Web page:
First encounters: I, you, he, she, it, We, You, THEM 1

Weaving together personal histories while examining ideological and cultural knowledge, there is an inherent universality to Marina Xenofontos’ practice. Archival relics, discarded copies of the manufacturing production, or the exhaustive motion of a motor churning and spinning, the use of gestural narratives becomes a mode of being for the artist’s work and its afterlives.

Underpass, 2010-2023, MDF wood, silkscreen print on steel (2010), steel base, 53 x 98 x 93 cm. Photo: Konstantinos Andrikoulas

Models, maquettes and mannequins usually appear in pre-production, as modes of thinking, realising, envisioning. In Xenofontos’ practice however, there is a central interest in depicting the narration of the material process, which itself holds all the personal references of the artist, while alluding to an open-ended, anti-hierarchal system of creating meaning. In failed cache, Xenofontos’ solo exhibition at Hot Wheels Athens in 2023, there was an evident reclaiming of pieces with a past life; pieces like Landing (2021), a cardboard maquette for the Ceiling Inferno 2 animation, covered with sulphur dust and Underpass (2010-2023), an MDF sculpture, its perspectival element pointing towards the 2010 engraving of a photograph she took of the underpass she walked through while going to school—a spot that was heavily charged with fear—were entering a new life through their being in the artist’s studio while taking their finalised material forms. Twice Upon a While (2020) is another example of this very refusal of any linear procedure; this time, between the analog and digital practices. Twice is a CNC carved mannequin, a figure suspended somewhere between its physical being and its reflected double, depicting a virtual quality deeply embedded in the mannequin’s history of coming to life. The figure tends toward a shaping or a human crafting that includes a temporal change. The figure’s agency is its historicity—it finds its dynamics in the inherent incompletion of history. Its original form was that 3 of a video game, the story of Twice, a girl that kept failing every task she was asked to complete.

Landing, 2021-2023, Cardboard maquette for Ceiling Inferno animation (2021), sulfur, 110 x 98 cm. Photo: Konstantinos Andrikoulas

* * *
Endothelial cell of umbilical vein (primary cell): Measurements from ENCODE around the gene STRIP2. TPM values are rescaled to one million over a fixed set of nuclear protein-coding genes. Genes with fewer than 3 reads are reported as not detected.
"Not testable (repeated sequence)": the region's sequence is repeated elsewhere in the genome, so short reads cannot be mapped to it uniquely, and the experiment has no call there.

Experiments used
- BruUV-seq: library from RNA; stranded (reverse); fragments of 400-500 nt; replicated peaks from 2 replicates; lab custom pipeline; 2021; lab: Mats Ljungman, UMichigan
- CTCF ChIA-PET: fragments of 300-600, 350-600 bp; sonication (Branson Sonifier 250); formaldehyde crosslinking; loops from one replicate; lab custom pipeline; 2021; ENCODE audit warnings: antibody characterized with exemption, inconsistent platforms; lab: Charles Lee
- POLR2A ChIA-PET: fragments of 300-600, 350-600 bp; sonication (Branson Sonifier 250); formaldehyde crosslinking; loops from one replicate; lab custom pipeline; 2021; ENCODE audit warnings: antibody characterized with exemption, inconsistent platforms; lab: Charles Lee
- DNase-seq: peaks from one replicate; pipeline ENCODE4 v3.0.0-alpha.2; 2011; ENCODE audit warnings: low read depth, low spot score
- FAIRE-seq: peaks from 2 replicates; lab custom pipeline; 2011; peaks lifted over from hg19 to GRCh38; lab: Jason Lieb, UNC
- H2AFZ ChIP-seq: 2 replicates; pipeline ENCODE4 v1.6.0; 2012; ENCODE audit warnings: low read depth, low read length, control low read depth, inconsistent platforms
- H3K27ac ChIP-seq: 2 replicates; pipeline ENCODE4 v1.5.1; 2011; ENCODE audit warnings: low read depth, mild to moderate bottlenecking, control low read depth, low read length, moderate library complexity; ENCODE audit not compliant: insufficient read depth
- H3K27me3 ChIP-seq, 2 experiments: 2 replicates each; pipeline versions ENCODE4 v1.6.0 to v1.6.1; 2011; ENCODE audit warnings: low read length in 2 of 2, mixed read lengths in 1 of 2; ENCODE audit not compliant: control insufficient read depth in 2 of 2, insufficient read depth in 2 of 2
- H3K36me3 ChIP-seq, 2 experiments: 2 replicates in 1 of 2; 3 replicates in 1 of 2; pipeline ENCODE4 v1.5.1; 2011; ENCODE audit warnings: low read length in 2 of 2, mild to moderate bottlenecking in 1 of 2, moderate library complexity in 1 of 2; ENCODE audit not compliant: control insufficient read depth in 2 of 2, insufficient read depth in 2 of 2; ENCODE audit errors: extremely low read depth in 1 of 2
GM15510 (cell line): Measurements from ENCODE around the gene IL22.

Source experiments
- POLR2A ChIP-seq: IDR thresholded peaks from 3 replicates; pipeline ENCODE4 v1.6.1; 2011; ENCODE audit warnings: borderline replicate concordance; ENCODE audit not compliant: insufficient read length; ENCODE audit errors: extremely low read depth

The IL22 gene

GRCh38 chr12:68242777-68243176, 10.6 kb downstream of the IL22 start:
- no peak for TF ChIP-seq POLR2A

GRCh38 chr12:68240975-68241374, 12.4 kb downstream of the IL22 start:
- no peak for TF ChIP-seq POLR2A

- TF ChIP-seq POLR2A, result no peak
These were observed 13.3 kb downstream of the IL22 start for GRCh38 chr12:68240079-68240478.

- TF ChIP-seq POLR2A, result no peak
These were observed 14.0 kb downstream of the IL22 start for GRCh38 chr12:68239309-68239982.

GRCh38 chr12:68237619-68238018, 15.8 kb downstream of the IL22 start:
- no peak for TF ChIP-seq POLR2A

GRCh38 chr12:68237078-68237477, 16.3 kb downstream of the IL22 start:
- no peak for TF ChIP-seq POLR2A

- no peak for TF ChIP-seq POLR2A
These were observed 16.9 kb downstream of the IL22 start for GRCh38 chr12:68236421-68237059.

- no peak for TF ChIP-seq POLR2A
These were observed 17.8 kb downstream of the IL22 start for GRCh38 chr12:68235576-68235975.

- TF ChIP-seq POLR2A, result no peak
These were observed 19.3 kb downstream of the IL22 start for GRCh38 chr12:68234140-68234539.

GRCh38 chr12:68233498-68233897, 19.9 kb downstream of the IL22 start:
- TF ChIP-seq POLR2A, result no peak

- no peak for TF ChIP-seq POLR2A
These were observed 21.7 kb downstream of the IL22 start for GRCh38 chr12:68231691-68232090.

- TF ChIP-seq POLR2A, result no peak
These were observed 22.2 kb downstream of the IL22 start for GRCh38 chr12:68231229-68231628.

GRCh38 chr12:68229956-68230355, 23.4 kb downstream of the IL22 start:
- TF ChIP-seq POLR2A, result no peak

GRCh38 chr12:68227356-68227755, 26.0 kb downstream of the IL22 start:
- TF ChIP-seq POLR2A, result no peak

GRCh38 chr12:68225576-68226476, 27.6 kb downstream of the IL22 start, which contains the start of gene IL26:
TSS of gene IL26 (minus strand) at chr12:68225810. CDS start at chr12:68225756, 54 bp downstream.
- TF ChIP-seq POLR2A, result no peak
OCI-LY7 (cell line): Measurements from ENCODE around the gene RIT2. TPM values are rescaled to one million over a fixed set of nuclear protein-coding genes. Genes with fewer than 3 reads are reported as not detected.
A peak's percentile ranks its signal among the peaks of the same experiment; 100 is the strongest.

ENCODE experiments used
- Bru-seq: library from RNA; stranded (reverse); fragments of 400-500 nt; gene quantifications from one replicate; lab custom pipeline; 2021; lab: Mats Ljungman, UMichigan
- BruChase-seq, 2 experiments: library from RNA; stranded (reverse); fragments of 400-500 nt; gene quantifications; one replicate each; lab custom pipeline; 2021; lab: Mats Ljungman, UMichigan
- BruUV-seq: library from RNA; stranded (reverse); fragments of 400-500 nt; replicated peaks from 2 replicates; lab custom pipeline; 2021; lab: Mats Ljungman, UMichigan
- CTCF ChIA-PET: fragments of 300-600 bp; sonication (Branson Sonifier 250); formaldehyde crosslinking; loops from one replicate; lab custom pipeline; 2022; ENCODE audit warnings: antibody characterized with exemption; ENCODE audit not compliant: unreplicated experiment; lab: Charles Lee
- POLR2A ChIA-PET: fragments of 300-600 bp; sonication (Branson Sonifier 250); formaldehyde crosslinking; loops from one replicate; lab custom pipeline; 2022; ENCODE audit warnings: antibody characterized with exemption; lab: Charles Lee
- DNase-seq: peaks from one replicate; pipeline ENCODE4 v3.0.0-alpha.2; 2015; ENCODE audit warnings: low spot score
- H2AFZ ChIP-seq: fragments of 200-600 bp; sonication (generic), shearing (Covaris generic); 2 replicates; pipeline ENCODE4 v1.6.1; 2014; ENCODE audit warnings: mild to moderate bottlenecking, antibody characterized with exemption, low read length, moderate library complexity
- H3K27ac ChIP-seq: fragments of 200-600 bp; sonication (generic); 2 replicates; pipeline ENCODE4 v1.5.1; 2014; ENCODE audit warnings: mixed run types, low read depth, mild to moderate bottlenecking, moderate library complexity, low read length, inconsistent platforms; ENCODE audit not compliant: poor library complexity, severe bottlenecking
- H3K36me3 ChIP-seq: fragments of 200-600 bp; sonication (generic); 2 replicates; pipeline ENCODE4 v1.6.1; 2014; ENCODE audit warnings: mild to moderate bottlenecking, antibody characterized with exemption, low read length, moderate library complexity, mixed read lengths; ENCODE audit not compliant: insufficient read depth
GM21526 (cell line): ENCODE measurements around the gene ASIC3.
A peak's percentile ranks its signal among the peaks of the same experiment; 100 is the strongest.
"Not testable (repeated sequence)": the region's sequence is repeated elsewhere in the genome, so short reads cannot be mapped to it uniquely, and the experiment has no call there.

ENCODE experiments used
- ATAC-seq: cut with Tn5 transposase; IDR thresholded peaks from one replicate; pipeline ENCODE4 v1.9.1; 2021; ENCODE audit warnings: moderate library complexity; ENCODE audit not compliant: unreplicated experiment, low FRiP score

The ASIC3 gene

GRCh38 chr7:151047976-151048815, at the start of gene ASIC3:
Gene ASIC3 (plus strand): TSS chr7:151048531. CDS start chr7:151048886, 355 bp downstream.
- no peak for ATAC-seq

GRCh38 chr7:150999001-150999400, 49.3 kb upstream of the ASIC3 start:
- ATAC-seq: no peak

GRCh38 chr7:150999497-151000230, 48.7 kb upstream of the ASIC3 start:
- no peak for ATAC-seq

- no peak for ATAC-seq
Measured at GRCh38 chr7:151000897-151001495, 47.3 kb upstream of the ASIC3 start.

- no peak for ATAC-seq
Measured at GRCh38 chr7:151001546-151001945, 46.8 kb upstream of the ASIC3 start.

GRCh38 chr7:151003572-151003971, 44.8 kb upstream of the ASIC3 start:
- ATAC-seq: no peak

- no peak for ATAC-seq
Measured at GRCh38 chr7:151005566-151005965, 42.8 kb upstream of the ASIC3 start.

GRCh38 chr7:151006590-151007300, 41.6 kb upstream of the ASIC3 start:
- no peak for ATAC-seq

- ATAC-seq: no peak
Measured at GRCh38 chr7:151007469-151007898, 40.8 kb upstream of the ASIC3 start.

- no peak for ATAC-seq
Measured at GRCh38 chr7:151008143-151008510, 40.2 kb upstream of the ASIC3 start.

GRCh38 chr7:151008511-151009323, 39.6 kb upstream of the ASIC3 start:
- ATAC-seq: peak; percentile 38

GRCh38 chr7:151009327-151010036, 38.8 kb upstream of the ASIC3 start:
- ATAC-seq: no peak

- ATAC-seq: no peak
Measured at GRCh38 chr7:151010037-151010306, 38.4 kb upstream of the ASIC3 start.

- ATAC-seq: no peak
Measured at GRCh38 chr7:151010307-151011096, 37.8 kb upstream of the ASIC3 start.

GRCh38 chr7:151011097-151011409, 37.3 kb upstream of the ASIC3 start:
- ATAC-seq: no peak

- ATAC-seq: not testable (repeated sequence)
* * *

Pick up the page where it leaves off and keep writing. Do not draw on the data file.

With every failure the character glitched, disintegrating into mere pixels and then dissolving into the abyss of the screen. It’s like Twice was dissipating digitally only to reappear in her analog form, ready to be assembled again manually while offering a view into the relation between things and their sometimes invisible simulacra or ghosts. This supple transference embodied by a figure, which is also a simultaneity, gives occasion to the desire to interpret. 4

Twice Upon a While, 2020, MDF wood, metal, mirror, 154 x 140 x 206 cm. Photo: Adrianna Glaviano @adriannaglaviano

In a time where technological advances are happening more rapidly than ever, Xenofontos’ kinetic gestures reference the beginning. With a nod to the industrial revolution, the motors-turned- sculptural innuendos, are always working in clockwork motions. In Control Board #1 (2023) and Control Board #2 (2023), the copper cylinders that line Sculpture Centre’s walls in In Practice, frame the space with a subtle, ongoing kinetic energy. Wired to MDF control boards equipped with sound and motion sensors, the motor’s speeds accelerate or decelerate depending on the inputs received from their surroundings. Going beyond what is visible, these often hidden 5 operational mechanisms are brought on the surface, becoming the breathing lungs of the space, as they directly respond to the pace of the audience. This experiential association of the human, the machine, and their inevitable interaction at once discards and reinforces the idea of One and the Other. The human body has been compared, insofar as the source of movement is concerned, with a machine that functions by means of heat. We know that no machine ever creates energy. The most perfect motors can do no more than transform heat into movement writes Fernard Lagrange, however, Xenofontos’ proposed analogy is always in a recurring state of a masterful alliance.

Evacuation Plan, 2023, MDF wood, inkjet prints (circa 2005), light sensors, sound sensors, LEDs, arduino nanos. Photo: Luke Walker

By extending the notion of this very interaction in Evacuation Plan (2023), Xenofontos introduces another element, that of the artist’s self. Glimpses of herself as a teenager in photographic matter; close-ups of her ear, eye, mouth, tongue, belly or back, offer an intimate view of a fragmented self-portrait. Once in close range, the sound and motion sensors activate the blinking lights on the MDF boards, forming countless constellations. Part fiction, part autobiography, with every step, every sound, she wants to catch things looking back: seeing things, seeing themselves, being seen. At that, she is generating motion around an object, an idea. Fearlessly defying any notion of 7 hierarchical schemata, Xenofontos’ world is painted in familial gestures, each one waiting for the next to give way in a re-imagination of the symbolic, found somewhere between soft poetics and hard materiality.

1 Marina Xenofontos, I, you, he, she, it, We, You, Them, 2015, Stickers on stainless steel sheet, 50 x 50 cm, Karat Castle, Neoterismoi Toumazou, 2015

2 “Ceiling Inferno” album release, 2021,  

3 Lisa Robertson on Erich Auerbach’s Figura, Nilling, p. 11

4 Ibid.

5 Excerpt from Sculpture Centre’s PR: xenofontos

6 Fernand Lagrange, Physiologie des Exercises du Corps

7 File Note 148: Marina Xenofontos, Prisoner’s Cinema by Sabrina Tarasoff, note-148-marina-xenofontos